Pit Crewing - The Job Description
Pit Crewing - The Job Description
A good pit crew, endurance riders say, is critical to their success. There may be as many as ten "holds" in a hundred-mile race. At each hold, it's the job of the pit crew to help refresh the horse and fortify it for the next leg of the journey.
A pit crew often arrives the day before the ride to scout the location of each hold area, check the availability of water, and decide where they'll set up their gear. On long stretches between holds, they'll stake out road crossings where they'll intercept the rider to provide water, information, and encouragement.
There are two kinds of holds in a race: mandatory holds, where incoming horses must wait for a specified period before veterinarians check their pulse, respiration, and soundness; and optional holds, also known as "vet gates," where riders and crews decide when their horses are ready to be tested. In either case, if the veterinarians feel that a horse doesn't meet all the criteria for soundness - or that he would be dangerously stressed if allowed to continue - They'll eliminate him. If they feel his condition is marginal, they'll probably check him again in ten minutes before making a decision.
As soon as their horse arrives at the hold, the pit crew springs into action. Members check the horse's pulse and respiration recovery rates, time capillary refill, and evaluate dehydration and gut sounds. They correlate the appearance of a horse with his physical signs - and recognize significant changes.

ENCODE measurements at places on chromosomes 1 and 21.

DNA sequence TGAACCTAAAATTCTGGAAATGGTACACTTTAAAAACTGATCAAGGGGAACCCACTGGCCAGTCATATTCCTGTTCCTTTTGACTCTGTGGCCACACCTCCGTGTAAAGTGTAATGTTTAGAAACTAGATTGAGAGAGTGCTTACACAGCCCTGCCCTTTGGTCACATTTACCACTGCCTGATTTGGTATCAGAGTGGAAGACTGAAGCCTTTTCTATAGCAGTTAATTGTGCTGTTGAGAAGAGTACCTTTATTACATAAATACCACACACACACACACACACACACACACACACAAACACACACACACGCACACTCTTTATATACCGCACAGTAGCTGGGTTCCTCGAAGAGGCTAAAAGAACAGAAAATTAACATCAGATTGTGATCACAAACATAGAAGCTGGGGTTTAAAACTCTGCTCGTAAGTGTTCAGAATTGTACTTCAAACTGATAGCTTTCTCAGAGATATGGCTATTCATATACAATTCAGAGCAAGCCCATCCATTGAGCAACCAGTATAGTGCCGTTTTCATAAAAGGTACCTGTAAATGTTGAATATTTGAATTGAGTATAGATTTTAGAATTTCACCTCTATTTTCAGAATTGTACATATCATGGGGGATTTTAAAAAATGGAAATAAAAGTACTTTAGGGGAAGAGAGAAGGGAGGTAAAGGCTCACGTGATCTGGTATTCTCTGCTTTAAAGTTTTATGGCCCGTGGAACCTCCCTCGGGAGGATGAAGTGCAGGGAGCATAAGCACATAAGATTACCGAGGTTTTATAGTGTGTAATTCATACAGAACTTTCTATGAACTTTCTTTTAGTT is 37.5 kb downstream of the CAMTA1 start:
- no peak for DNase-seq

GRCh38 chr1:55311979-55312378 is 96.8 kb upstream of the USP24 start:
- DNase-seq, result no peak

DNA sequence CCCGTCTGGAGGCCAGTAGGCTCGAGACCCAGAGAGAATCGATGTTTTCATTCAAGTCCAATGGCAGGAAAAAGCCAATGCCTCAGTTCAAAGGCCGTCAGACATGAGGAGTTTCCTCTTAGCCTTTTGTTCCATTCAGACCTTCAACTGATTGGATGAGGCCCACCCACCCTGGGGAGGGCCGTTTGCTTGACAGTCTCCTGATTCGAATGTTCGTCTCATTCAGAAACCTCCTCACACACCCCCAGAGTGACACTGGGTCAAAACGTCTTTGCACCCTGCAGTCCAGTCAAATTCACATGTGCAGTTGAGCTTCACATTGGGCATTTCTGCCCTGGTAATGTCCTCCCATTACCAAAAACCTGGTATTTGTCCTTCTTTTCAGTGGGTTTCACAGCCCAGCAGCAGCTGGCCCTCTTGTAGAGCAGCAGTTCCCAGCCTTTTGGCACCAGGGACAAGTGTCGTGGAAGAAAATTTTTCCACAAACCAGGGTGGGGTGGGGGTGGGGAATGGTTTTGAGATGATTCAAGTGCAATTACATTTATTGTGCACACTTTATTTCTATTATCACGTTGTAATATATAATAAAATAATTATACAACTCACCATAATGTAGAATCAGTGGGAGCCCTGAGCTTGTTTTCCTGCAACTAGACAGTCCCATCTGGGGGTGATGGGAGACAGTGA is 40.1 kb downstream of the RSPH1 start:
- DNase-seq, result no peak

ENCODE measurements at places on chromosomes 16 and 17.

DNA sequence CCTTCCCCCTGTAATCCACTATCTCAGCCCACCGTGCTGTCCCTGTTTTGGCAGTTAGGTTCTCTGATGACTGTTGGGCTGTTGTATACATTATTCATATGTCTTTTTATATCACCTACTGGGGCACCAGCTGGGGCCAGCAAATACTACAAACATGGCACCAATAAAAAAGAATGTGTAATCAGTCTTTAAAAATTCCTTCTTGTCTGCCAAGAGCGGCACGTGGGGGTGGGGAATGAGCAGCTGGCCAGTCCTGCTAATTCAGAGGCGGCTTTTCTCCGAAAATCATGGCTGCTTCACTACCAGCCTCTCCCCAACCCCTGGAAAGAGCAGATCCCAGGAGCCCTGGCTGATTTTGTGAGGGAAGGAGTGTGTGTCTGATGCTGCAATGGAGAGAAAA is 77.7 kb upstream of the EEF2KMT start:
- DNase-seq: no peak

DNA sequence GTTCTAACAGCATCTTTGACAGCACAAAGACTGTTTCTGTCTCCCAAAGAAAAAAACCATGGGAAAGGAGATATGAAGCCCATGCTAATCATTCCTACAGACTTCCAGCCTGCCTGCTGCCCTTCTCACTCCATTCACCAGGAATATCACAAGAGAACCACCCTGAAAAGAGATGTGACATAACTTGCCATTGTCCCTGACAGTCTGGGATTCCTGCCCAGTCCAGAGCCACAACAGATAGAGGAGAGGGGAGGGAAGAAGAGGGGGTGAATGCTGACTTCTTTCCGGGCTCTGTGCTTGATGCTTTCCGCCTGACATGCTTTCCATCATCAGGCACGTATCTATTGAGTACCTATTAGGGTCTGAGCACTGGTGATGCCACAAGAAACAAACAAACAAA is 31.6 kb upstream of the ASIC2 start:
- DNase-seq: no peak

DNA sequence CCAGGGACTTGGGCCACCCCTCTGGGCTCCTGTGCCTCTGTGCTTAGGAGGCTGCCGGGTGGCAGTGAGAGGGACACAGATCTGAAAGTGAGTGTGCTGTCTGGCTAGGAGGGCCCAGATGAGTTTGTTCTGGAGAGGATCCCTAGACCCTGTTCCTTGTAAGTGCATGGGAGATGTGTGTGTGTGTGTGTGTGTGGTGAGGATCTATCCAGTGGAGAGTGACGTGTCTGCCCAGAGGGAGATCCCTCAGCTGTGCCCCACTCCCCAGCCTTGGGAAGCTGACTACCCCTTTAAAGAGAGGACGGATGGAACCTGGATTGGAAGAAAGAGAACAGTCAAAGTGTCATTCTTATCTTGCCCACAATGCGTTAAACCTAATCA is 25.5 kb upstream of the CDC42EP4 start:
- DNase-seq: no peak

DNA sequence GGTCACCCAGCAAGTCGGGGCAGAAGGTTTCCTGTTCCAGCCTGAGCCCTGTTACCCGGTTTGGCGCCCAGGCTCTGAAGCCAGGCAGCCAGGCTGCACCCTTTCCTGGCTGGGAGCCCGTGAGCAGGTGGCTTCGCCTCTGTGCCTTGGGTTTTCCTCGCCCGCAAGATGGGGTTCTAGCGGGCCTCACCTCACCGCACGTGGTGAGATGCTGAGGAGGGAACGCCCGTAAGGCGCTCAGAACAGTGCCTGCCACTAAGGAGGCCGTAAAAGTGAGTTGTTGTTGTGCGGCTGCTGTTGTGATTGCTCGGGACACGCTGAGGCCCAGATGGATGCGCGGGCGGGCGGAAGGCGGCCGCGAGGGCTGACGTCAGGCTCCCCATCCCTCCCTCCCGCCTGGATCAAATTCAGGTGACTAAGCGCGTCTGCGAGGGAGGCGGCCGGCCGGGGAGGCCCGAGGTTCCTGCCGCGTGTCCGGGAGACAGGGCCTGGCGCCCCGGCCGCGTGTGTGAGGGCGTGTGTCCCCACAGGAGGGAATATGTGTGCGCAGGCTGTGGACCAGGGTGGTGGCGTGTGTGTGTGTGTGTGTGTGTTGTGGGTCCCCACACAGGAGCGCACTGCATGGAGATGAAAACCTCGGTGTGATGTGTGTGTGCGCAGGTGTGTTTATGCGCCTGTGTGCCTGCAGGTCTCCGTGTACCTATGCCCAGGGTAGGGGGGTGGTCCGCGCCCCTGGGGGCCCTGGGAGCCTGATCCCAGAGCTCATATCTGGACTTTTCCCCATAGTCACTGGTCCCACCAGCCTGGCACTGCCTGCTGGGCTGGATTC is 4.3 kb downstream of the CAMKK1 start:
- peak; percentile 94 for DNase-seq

Besides wielding stethoscope, thermometer, and watch, the crew must be ready at each hold with electrolytes, hay, feed and gallon upon gallon of water - tepid for the horse's body, cold for his legs. They go to work immediately, trying to coax elevated pulse and respiration levels down quickly and looking after fatigued muscles, cramps, sore backs, or trail injuries.
Crew also carry extra girths, saddle pads, blankets, and bridles; know precisely where everything is - in spite of frequent packing and repacking; maintain additional water supplies in large tanks on their pickup trucks; and make emergency repairs if needed.
While the rider stretches weary, cramped muscles and perhaps eats or drinks, the crew loosens the girth. The saddle doesn't come off until the back has cooled a little and normal circulation returns to the area. As one crew member monitors pulse and respiration, another sponges the horse's legs, neck, and chest, and offers a drink, a bit of hay, and - at the rider's discretion- electrolytes.
If pulse and respiration rates do not respond to drinking and sponging, the crew person monitoring these functions may try other strategies. Sometimes the offer of a carrot or apple has a soothing effect. Cold water applied directly to the jugular, chest, and front legs speeds cooling in a very hot horse. In chilly weather, blanketing may be necessary.
By turns, crew members walk the horse to keep him from becoming stiff and sore, let him stand and rest, and offer water, feed, and hay. Every two or three minutes, they recheck his vital signs. In conference with the rider, they decide when to present the horse for his vet check: too soon and they risk and additional ten-minute forced hold or even disqualification; too late and they've wasted precious time.
If the horse passes the vet check, the crew continues to take care of him and his rider until it's time to tack up. They supply a dry saddle pad, give horse and rider gear a final check, and provide a cheering section as their team disappears down the trail once again. When a horse is eliminated and ride officials send a request to the base camp for a trailer, the pit crew provides assistance for the horse and comfort for the rider until the trailer comes. Then crew members pack their equipment one last time, load the truck and start making plans for their next campaign.